CW: Suicide. Terminal Illness.
I recently read This Is Assisted Dying: A Doctor’s Story of Empowering Patients at the End of Life, by Stephanie Green, MD. Dr. Green was among the first physicians in Canada to provide Medical Assistance in Dying (MAID), and her book on her experiences is excellent. The compassion she shows as she tells the stories of patients she’s helped to die on their own terms – with the usual caveat of changed names for privacy’s sake – is extraordinary, as are the details she generously shares about her own life. I highly recommend it for everybody, but especially for those who are uncomfortable with the subject of assisted death.
Personally, I’ve been a supporter of MAID since I first heard of Sue Rodriguez, a Canadian woman with ALS who challenged the laws against assisted suicide back in the 1990s. I was barely out of my teens, and as I listened to her speak, I was suddenly confronted with my own mortality in a big way.
In the 30 years since, as my own inevitable demise has crept closer, my support for MAID has only grown stronger. But that’s not just because of my own desire to look out for myself. No, much like Dr. Green, I have stories to tell.
(Note: Any vagueness is deliberate, out of respect for my surviving family.)
When he was in his late 50s, my father was diagnosed with a very rare, terminal illness. It’s so rare that, even though the specialist he was sent to was considered the most qualified doctor in the city to care for him, said specialist had never actually had a patient with this disease before. It was a horrifying illness, one that I wouldn’t wish on my worst enemy. (Which, in reality, is what my father was.) At the time of his diagnosis, he was given two years to live, but survived for eight, in constant agony.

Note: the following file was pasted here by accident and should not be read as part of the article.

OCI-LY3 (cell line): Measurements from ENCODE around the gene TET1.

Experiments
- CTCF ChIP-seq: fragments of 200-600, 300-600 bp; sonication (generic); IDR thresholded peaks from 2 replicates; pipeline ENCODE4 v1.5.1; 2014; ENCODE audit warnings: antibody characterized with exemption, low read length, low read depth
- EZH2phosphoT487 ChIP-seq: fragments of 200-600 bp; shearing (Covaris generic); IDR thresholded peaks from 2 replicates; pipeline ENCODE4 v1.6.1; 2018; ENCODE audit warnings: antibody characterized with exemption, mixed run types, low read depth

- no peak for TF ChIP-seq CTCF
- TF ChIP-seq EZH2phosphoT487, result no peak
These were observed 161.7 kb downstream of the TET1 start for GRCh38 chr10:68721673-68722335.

While my father and I were no contact by this time, I was well aware of his suffering. Excruciating pain, hospitilisations, medication side effects, and a slow but steady physical deterioration – it all took its toll, and not just on him. I saw the hell it put my family through, watching him decline while trying to support him as best they could. Even at a remove, it put me through hell, too, as the only way I could ‘help’ was to stay out of it.
It was honestly a relief when he died.
It was also the first time in my life that I respected my father. Because his end wasn’t the one the doctors predicted. At the time, they were estimating he would only last for months – three? six? I don’t remember, exactly – but he’d had enough, so he gave a big ol’ middle finger to that, and took his own life.
This was more than a decade before MAID became legal in Canada, and one of his main concerns was that none of my family be implicated in his choice, lest they face legal trouble after the fact. So even though some members of my family knew his plan, they pretended they didn’t. And my father, whose chosen method required a physical set up, pushed his barely functioning body to get things ready on his own.
To this day, it infuriates me, what he had to do to die on his own terms – and that he had to do it alone.